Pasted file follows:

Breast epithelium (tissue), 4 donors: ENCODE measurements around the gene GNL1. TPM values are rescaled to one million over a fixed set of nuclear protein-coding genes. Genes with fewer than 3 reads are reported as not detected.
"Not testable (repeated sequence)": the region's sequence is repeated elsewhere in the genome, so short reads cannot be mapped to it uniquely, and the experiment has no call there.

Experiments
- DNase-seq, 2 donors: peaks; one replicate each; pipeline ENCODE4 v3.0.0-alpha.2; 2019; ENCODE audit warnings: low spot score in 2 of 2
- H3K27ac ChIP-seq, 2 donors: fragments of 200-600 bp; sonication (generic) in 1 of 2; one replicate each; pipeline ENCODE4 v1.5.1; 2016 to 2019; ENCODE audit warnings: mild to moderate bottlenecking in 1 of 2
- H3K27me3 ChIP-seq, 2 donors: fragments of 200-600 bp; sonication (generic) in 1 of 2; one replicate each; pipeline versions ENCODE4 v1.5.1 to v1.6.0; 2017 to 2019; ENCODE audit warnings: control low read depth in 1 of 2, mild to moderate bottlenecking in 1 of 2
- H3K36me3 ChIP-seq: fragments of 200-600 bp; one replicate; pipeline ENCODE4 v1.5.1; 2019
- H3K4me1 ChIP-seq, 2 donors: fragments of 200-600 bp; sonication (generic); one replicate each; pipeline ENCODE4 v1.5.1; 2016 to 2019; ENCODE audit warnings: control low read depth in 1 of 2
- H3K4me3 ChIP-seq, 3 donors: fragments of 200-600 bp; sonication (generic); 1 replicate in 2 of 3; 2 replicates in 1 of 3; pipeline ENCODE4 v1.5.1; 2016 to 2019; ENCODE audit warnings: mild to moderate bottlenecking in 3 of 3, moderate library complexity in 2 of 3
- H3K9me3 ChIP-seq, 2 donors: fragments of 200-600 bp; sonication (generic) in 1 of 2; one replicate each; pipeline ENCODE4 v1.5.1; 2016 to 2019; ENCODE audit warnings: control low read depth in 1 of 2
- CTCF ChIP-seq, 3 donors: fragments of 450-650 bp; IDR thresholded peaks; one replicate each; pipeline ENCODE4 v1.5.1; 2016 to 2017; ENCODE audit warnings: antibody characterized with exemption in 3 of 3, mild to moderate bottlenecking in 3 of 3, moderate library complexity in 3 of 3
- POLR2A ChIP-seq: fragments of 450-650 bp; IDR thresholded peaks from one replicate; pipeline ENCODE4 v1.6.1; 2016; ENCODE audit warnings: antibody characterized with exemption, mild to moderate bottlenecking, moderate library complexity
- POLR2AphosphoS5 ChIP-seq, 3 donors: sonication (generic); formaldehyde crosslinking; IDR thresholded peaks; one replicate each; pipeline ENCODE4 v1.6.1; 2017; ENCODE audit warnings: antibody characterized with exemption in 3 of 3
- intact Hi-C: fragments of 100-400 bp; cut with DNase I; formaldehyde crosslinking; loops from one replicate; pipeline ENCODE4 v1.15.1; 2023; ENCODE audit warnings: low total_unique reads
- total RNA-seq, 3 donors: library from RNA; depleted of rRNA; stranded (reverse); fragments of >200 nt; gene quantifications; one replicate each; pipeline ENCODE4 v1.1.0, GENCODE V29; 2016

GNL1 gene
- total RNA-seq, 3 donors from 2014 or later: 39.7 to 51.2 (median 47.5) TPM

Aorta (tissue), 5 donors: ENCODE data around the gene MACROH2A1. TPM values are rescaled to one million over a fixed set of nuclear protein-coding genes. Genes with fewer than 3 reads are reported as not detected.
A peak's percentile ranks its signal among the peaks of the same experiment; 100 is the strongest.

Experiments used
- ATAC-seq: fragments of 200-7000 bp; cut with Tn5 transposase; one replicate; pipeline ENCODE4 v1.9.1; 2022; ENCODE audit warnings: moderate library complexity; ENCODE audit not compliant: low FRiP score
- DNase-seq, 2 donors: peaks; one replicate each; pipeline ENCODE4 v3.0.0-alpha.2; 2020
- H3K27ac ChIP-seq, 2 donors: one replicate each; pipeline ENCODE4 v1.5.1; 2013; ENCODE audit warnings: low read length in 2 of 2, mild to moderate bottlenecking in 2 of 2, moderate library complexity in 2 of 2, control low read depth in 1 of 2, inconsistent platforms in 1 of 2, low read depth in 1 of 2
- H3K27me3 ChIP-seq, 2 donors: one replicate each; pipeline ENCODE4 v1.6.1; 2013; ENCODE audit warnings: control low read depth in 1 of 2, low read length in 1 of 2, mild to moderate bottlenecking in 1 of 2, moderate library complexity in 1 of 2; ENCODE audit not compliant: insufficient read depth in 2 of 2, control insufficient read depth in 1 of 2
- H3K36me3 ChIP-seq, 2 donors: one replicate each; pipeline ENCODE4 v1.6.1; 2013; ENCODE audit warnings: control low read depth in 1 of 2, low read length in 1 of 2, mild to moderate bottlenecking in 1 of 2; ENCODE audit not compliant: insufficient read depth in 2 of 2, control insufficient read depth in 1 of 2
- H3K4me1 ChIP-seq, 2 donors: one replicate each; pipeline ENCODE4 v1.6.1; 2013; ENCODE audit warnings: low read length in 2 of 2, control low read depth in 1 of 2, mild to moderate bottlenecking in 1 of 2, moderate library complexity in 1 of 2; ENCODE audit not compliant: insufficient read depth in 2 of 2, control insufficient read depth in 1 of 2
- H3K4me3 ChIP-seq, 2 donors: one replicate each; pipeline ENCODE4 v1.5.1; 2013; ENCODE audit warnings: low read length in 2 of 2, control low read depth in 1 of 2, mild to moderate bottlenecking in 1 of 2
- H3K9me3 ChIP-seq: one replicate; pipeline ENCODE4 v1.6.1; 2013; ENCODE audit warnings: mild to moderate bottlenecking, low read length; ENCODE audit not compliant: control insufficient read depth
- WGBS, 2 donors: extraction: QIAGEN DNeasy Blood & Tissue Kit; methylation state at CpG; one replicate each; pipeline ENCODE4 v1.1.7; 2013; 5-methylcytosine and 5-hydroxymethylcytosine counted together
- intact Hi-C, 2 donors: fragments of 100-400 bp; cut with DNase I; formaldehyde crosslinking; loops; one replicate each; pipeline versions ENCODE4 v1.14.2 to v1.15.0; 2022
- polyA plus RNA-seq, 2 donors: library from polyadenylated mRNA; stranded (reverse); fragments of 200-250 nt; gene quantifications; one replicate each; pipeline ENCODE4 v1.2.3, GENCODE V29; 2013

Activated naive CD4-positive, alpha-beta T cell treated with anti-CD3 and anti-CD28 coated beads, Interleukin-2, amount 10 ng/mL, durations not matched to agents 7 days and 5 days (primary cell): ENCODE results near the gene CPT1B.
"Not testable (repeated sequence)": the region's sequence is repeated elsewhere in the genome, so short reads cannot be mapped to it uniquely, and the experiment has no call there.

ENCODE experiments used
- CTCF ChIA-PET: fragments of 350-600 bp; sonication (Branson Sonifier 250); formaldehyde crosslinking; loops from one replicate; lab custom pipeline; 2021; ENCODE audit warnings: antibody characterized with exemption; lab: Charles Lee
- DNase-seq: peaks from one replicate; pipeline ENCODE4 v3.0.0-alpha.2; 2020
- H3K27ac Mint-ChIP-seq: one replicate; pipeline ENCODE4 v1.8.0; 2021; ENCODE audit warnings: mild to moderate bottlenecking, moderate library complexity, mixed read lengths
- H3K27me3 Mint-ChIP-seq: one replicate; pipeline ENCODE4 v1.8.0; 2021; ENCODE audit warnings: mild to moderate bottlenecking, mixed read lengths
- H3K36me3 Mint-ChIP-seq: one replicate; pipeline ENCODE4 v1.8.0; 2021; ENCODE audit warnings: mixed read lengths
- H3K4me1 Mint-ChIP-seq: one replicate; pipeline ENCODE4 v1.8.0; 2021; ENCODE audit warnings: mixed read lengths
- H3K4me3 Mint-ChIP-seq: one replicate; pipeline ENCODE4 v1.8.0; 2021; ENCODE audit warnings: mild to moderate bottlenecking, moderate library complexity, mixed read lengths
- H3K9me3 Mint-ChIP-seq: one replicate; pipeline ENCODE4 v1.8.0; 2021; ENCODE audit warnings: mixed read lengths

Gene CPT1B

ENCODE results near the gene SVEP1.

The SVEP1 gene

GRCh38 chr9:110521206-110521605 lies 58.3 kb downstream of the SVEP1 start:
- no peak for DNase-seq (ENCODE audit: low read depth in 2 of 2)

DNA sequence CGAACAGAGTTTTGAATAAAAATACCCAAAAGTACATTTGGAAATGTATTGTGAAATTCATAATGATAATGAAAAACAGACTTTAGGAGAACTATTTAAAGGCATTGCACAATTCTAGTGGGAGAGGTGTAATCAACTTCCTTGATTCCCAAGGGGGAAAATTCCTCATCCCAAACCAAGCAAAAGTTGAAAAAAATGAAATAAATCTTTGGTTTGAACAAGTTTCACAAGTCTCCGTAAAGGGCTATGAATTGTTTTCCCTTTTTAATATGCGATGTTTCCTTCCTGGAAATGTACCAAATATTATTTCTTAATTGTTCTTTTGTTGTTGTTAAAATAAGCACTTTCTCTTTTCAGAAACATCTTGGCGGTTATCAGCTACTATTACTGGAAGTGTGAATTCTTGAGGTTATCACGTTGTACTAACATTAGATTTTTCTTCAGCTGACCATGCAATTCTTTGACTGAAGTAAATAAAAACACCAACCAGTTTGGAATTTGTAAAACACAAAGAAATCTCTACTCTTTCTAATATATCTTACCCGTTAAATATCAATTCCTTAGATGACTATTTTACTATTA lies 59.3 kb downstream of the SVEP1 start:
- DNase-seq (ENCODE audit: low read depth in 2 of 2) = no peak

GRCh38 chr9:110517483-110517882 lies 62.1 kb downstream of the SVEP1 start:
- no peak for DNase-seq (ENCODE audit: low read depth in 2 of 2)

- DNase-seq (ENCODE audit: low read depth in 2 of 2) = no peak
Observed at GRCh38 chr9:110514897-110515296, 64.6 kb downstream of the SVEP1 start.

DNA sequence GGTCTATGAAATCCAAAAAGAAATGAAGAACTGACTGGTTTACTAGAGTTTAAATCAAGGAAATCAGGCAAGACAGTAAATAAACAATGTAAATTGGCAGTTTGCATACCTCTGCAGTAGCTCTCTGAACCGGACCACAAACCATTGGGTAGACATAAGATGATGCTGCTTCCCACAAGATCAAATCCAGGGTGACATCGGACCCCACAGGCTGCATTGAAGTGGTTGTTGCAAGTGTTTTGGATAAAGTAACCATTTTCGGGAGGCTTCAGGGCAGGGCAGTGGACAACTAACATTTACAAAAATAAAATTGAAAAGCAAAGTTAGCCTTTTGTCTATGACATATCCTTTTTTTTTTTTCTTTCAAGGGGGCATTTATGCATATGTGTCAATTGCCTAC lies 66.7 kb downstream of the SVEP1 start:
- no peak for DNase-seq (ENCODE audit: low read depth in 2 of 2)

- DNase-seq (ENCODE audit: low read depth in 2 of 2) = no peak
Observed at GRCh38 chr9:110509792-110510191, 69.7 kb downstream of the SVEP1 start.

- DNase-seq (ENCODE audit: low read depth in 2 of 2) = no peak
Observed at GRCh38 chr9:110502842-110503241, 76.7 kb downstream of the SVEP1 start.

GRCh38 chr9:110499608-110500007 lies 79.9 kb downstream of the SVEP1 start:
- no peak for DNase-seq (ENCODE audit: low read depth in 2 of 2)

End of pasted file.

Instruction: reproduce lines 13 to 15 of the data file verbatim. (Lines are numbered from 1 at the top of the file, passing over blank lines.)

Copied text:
- POLR2AphosphoS5 ChIP-seq, 3 donors: sonication (generic); formaldehyde crosslinking; IDR thresholded peaks; one replicate each; pipeline ENCODE4 v1.6.1; 2017; ENCODE audit warnings: antibody characterized with exemption in 3 of 3
- intact Hi-C: fragments of 100-400 bp; cut with DNase I; formaldehyde crosslinking; loops from one replicate; pipeline ENCODE4 v1.15.1; 2023; ENCODE audit warnings: low total_unique reads
- total RNA-seq, 3 donors: library from RNA; depleted of rRNA; stranded (reverse); fragments of >200 nt; gene quantifications; one replicate each; pipeline ENCODE4 v1.1.0, GENCODE V29; 2016